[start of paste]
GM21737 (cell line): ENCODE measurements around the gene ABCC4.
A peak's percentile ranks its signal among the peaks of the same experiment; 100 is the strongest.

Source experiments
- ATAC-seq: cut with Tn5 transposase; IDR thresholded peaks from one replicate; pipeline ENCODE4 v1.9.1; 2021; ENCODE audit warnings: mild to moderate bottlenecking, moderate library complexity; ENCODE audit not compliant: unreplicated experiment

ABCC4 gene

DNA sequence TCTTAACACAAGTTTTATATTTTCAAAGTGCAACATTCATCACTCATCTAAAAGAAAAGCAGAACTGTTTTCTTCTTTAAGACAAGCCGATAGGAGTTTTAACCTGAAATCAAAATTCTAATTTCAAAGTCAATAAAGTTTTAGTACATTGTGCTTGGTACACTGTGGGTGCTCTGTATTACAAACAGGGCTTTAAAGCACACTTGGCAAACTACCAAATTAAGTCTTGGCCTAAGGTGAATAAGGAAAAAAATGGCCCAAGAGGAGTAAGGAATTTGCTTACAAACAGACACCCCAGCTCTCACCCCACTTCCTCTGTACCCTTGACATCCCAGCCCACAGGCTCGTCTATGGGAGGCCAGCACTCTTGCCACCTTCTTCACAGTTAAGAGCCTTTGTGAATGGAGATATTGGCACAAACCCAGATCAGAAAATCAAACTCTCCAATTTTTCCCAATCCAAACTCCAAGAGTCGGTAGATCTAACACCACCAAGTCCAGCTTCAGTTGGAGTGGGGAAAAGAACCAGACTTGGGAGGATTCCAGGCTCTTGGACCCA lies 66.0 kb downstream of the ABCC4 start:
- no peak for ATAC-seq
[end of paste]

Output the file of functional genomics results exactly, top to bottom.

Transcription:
GM21737 (cell line): ENCODE measurements around the gene ABCC4.
A peak's percentile ranks its signal among the peaks of the same experiment; 100 is the strongest.

Source experiments
- ATAC-seq: cut with Tn5 transposase; IDR thresholded peaks from one replicate; pipeline ENCODE4 v1.9.1; 2021; ENCODE audit warnings: mild to moderate bottlenecking, moderate library complexity; ENCODE audit not compliant: unreplicated experiment

ABCC4 gene

DNA sequence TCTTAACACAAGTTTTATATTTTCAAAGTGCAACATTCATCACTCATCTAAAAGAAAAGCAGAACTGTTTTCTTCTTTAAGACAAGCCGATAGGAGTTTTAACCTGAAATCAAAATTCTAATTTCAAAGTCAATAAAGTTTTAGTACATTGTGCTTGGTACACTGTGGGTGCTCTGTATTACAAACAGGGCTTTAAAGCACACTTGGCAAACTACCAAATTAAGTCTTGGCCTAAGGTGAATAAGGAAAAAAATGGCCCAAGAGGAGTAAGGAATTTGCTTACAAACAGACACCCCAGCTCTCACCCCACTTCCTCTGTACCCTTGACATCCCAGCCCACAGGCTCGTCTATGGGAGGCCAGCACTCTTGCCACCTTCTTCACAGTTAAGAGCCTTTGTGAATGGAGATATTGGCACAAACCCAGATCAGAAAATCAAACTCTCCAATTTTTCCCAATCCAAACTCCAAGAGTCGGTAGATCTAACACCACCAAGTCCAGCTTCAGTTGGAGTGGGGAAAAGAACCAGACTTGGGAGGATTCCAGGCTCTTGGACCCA lies 66.0 kb downstream of the ABCC4 start:
- no peak for ATAC-seq